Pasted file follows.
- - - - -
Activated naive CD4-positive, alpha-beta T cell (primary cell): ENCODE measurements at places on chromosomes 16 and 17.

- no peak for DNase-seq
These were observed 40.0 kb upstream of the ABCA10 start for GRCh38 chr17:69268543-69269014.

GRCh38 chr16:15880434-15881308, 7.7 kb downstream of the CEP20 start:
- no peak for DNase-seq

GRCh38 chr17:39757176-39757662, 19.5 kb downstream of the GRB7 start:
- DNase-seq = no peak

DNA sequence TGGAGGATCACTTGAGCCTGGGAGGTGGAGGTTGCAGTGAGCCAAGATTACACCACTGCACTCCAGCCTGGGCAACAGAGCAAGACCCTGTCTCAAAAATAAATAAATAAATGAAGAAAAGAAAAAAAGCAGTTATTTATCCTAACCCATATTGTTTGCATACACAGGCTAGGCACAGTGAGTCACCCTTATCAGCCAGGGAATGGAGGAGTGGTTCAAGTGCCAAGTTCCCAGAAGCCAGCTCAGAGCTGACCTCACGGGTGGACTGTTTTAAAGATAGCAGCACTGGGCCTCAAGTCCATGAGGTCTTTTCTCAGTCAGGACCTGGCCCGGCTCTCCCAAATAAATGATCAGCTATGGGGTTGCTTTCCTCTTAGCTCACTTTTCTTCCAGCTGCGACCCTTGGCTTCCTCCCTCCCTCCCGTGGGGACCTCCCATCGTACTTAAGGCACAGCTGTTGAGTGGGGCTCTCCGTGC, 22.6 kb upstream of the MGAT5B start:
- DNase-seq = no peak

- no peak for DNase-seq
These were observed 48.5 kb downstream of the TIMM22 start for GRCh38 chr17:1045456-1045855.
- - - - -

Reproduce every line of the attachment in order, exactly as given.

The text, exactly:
Activated naive CD4-positive, alpha-beta T cell (primary cell): ENCODE measurements at places on chromosomes 16 and 17.

- no peak for DNase-seq
These were observed 40.0 kb upstream of the ABCA10 start for GRCh38 chr17:69268543-69269014.

GRCh38 chr16:15880434-15881308, 7.7 kb downstream of the CEP20 start:
- no peak for DNase-seq

GRCh38 chr17:39757176-39757662, 19.5 kb downstream of the GRB7 start:
- DNase-seq = no peak

DNA sequence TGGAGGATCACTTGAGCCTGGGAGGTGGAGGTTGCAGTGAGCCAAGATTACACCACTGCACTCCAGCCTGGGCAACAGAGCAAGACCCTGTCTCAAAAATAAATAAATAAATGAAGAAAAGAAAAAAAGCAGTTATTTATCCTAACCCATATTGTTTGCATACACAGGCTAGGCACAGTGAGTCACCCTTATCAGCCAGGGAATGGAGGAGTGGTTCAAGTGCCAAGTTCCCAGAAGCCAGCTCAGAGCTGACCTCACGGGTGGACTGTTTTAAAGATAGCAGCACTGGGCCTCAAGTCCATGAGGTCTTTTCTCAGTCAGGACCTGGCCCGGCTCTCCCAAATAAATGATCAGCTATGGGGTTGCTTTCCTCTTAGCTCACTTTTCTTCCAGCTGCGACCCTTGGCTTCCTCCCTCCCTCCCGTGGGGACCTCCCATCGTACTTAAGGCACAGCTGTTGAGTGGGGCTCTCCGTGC, 22.6 kb upstream of the MGAT5B start:
- DNase-seq = no peak

- no peak for DNase-seq
These were observed 48.5 kb downstream of the TIMM22 start for GRCh38 chr17:1045456-1045855.